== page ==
When people worry about China as a military threat in the Arctic I think that concern stems from much broader and very justified concerns over Chinese activity, economic and military aggressiveness in the world, such as in Taiwan, in the border region with India, and the South China Sea. These are areas where the Chinese are increasingly aggressive, increasingly willing to make military threats and to try and overturn or ignore existing law and international norms. A lot of commentators see that behavior and project it into the Arctic. People assume that China will behave there in a manner consistent with their behavior in the South China Sea and there is a certain rationale for that. Yet, in gauging the threat we need to consider Chinese national interests in the Arctic and what they probably need to achieve those interests. Chinese access to sea routes, resource development, governance structures, all of the things that they say they want, they get most easily by working with the Arctic states.
If China misbehaves in the Arctic or challenges Arctic state sovereignty, it will find it much harder to get what it wants in the Arctic. Right now, Chinese commercial ships can go through the Northwest Passage, and we’re happy to have them there. They just ask permission, and we would probably be happy to say yes. If China challenges Canadian sovereignty, access to the Northwest Passage will be cut off. We don’t have to assume that China will somehow be more concerned with maintaining international law than they are in the South China Sea. However, we need to recognize that they have certain goals, which can be achieved only through cooperation in the Arctic. The Chinese aren’t going to see their behavior transformed because the step into some kind of zone of peace, but the Arctic and the South China Sea are different and any strategic analysis has to take that into consideration.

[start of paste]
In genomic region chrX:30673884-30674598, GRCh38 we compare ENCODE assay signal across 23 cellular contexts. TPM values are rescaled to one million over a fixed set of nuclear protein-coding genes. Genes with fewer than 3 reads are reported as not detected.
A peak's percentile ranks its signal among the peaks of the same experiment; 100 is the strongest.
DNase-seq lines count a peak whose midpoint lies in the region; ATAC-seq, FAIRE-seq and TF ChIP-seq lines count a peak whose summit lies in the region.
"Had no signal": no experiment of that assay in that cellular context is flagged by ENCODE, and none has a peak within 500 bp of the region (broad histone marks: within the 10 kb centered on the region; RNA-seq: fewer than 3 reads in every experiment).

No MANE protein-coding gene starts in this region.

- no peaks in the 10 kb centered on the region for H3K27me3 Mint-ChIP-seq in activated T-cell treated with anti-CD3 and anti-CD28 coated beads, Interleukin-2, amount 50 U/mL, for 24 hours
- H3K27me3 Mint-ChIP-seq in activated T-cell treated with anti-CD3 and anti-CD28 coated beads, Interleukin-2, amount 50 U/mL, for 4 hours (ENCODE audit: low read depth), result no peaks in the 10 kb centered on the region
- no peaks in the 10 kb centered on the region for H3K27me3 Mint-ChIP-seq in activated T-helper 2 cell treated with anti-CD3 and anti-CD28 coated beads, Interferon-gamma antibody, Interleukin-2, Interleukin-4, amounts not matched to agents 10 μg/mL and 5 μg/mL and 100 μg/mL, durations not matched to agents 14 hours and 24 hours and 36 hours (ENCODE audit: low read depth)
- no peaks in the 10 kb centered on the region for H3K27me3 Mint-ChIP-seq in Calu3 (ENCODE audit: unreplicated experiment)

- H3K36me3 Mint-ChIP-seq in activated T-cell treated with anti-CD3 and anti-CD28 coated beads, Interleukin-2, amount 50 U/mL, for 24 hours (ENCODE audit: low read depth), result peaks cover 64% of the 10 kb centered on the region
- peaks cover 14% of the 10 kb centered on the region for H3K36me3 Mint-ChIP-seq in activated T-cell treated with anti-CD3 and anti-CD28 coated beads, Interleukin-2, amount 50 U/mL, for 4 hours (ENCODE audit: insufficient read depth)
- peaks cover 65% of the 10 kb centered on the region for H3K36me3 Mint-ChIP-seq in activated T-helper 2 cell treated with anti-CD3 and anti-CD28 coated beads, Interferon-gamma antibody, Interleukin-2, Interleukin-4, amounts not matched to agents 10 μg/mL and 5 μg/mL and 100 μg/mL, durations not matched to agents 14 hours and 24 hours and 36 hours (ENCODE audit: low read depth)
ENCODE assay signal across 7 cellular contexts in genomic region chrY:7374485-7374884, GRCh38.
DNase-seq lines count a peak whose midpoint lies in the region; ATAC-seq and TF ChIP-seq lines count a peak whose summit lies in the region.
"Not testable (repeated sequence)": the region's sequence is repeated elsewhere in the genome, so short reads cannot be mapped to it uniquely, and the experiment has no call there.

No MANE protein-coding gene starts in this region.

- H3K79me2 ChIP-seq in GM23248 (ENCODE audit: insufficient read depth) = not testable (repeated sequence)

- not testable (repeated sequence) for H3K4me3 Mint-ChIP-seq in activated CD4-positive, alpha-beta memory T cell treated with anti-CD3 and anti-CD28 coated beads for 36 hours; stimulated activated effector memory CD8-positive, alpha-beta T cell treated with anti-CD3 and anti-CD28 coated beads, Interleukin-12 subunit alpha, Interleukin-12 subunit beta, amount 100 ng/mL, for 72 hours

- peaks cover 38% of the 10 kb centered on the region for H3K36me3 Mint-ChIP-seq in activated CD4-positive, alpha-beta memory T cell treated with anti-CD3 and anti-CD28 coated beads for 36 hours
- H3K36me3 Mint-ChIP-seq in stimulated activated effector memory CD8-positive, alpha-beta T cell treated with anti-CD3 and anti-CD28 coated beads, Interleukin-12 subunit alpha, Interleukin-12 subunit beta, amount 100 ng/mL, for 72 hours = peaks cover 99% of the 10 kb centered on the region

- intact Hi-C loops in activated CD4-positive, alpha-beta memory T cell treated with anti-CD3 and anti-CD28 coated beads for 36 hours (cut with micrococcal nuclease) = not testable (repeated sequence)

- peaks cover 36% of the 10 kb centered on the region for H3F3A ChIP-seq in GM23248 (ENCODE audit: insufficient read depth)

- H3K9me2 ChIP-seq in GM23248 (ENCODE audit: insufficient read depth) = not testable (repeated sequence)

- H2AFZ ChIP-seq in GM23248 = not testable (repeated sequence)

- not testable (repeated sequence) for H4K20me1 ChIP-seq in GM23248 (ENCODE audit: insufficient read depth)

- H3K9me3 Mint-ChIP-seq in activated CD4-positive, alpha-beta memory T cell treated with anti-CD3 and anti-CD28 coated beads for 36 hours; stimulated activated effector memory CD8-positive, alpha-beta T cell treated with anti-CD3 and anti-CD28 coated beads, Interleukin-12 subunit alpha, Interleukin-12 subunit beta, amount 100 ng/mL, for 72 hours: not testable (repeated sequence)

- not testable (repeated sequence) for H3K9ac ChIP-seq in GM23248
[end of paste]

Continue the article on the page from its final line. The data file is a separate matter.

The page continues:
Q: Is it possible that we will see increased international attention in the Arctic? Could Canada find itself in a security dilemma between the US, Russia, and China?
A: It depends on what we mean by security. Canada has been sucked into the trade war between China and the U.S in several different ways. I can envision that spilling into the Arctic in the future. There are also worries about Chinese investment, which can be used as leverage in a trade war. If you have a series of mines being run by Chinese state-owned enterprises, there is the threat that those mines could be shut down during a trade dispute to create a crisis in Northern communities and put pressure on Ottawa. Investments could cease and jobs would dry up because of ‘worry about the investment climate’, or something of that nature. Now that may be an economically counterproductive decision by those mine owners, but one which would track with Chinese political requirements.